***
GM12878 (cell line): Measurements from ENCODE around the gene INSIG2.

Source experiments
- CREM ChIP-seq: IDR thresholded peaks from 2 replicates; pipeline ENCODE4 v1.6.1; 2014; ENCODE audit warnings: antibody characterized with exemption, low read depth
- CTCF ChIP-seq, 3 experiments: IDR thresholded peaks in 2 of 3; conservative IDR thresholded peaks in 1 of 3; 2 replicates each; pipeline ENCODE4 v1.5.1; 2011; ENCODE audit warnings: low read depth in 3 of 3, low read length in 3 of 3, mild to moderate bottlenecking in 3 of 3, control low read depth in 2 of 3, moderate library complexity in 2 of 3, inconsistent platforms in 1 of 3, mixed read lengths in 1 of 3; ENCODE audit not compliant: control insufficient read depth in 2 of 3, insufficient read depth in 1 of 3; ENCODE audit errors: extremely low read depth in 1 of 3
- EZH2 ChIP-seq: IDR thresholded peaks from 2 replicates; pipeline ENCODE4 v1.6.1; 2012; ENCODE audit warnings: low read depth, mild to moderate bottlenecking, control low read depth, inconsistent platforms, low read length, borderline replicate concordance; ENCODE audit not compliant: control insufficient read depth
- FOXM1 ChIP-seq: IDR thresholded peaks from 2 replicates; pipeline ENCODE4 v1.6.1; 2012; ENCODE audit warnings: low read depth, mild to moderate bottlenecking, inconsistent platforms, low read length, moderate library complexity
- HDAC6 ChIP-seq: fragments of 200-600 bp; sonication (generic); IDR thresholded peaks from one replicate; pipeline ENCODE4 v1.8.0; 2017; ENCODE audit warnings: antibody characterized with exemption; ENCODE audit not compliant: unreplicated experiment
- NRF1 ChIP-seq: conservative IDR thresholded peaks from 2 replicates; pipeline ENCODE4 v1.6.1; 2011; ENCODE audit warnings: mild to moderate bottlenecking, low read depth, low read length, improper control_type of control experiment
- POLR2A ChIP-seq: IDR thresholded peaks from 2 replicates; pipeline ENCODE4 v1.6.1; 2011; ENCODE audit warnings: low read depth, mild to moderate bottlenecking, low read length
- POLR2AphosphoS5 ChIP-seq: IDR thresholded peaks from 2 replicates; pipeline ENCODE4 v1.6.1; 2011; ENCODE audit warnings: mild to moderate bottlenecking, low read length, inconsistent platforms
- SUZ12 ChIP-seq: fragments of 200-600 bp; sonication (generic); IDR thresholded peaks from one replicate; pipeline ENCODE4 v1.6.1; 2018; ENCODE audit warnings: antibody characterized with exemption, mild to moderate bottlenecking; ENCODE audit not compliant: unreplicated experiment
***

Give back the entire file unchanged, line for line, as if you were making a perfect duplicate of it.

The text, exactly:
GM12878 (cell line): Measurements from ENCODE around the gene INSIG2.

Source experiments
- CREM ChIP-seq: IDR thresholded peaks from 2 replicates; pipeline ENCODE4 v1.6.1; 2014; ENCODE audit warnings: antibody characterized with exemption, low read depth
- CTCF ChIP-seq, 3 experiments: IDR thresholded peaks in 2 of 3; conservative IDR thresholded peaks in 1 of 3; 2 replicates each; pipeline ENCODE4 v1.5.1; 2011; ENCODE audit warnings: low read depth in 3 of 3, low read length in 3 of 3, mild to moderate bottlenecking in 3 of 3, control low read depth in 2 of 3, moderate library complexity in 2 of 3, inconsistent platforms in 1 of 3, mixed read lengths in 1 of 3; ENCODE audit not compliant: control insufficient read depth in 2 of 3, insufficient read depth in 1 of 3; ENCODE audit errors: extremely low read depth in 1 of 3
- EZH2 ChIP-seq: IDR thresholded peaks from 2 replicates; pipeline ENCODE4 v1.6.1; 2012; ENCODE audit warnings: low read depth, mild to moderate bottlenecking, control low read depth, inconsistent platforms, low read length, borderline replicate concordance; ENCODE audit not compliant: control insufficient read depth
- FOXM1 ChIP-seq: IDR thresholded peaks from 2 replicates; pipeline ENCODE4 v1.6.1; 2012; ENCODE audit warnings: low read depth, mild to moderate bottlenecking, inconsistent platforms, low read length, moderate library complexity
- HDAC6 ChIP-seq: fragments of 200-600 bp; sonication (generic); IDR thresholded peaks from one replicate; pipeline ENCODE4 v1.8.0; 2017; ENCODE audit warnings: antibody characterized with exemption; ENCODE audit not compliant: unreplicated experiment
- NRF1 ChIP-seq: conservative IDR thresholded peaks from 2 replicates; pipeline ENCODE4 v1.6.1; 2011; ENCODE audit warnings: mild to moderate bottlenecking, low read depth, low read length, improper control_type of control experiment
- POLR2A ChIP-seq: IDR thresholded peaks from 2 replicates; pipeline ENCODE4 v1.6.1; 2011; ENCODE audit warnings: low read depth, mild to moderate bottlenecking, low read length
- POLR2AphosphoS5 ChIP-seq: IDR thresholded peaks from 2 replicates; pipeline ENCODE4 v1.6.1; 2011; ENCODE audit warnings: mild to moderate bottlenecking, low read length, inconsistent platforms
- SUZ12 ChIP-seq: fragments of 200-600 bp; sonication (generic); IDR thresholded peaks from one replicate; pipeline ENCODE4 v1.6.1; 2018; ENCODE audit warnings: antibody characterized with exemption, mild to moderate bottlenecking; ENCODE audit not compliant: unreplicated experiment